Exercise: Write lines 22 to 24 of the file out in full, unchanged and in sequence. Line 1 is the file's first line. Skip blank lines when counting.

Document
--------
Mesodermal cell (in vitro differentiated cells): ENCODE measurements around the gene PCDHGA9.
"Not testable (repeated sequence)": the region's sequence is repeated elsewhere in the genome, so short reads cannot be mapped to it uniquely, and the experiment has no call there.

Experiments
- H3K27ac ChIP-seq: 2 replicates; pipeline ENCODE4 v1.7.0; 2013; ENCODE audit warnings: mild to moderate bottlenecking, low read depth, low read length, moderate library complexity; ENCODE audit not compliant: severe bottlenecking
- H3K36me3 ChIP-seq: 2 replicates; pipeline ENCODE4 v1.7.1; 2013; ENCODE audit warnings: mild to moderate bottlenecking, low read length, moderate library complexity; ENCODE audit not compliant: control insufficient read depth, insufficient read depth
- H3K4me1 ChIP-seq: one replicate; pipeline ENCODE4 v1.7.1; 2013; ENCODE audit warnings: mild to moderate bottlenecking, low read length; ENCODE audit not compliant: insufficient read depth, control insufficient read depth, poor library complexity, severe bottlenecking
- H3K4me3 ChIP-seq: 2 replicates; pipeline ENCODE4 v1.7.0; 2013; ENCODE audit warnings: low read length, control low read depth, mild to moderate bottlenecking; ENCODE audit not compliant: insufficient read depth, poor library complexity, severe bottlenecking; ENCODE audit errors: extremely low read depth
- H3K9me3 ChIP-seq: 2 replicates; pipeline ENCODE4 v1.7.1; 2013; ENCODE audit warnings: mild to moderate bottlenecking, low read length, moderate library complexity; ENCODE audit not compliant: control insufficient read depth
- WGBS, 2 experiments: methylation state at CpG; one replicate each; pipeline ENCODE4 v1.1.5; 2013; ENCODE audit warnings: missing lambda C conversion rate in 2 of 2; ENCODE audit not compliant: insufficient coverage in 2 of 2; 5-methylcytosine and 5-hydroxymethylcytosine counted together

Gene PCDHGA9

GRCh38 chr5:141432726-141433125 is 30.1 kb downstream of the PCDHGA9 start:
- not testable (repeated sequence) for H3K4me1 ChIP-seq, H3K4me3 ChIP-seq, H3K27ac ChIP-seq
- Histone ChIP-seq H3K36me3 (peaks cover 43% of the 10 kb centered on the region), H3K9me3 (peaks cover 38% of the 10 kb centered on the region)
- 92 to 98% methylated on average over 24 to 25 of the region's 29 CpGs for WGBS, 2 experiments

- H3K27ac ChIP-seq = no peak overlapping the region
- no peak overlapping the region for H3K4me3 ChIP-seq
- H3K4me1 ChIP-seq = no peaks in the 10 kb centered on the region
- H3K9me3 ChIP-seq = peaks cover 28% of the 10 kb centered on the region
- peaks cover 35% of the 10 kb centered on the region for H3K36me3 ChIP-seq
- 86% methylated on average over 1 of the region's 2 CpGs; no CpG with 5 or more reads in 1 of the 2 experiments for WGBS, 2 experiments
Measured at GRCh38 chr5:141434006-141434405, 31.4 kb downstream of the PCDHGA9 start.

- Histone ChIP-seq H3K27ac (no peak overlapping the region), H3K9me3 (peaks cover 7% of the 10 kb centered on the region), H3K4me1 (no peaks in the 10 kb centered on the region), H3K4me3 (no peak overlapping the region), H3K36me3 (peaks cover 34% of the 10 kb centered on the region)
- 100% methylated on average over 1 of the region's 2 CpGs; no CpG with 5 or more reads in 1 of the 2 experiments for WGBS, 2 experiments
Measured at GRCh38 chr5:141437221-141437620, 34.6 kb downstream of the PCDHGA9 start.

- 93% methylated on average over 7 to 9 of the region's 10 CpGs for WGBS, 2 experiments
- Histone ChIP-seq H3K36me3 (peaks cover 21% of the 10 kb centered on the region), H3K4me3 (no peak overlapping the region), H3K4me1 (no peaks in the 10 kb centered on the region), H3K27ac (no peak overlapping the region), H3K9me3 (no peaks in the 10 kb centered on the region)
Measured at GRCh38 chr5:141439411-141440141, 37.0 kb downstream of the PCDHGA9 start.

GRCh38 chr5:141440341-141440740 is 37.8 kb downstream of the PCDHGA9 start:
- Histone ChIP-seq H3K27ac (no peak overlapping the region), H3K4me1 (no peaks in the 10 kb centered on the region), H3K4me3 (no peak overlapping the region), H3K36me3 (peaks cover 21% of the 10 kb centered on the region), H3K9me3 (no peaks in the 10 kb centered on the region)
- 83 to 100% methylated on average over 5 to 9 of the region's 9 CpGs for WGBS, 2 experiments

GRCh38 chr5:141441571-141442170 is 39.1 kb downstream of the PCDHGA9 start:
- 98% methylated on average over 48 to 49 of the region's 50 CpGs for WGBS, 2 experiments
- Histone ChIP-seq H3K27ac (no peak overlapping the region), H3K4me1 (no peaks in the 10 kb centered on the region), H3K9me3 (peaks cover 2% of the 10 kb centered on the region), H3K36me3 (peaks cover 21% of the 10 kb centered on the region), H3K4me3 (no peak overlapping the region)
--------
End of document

- Histone ChIP-seq H3K27ac (no peak overlapping the region), H3K9me3 (peaks cover 7% of the 10 kb centered on the region), H3K4me1 (no peaks in the 10 kb centered on the region), H3K4me3 (no peak overlapping the region), H3K36me3 (peaks cover 34% of the 10 kb centered on the region)
- 100% methylated on average over 1 of the region's 2 CpGs; no CpG with 5 or more reads in 1 of the 2 experiments for WGBS, 2 experiments
Measured at GRCh38 chr5:141437221-141437620, 34.6 kb downstream of the PCDHGA9 start.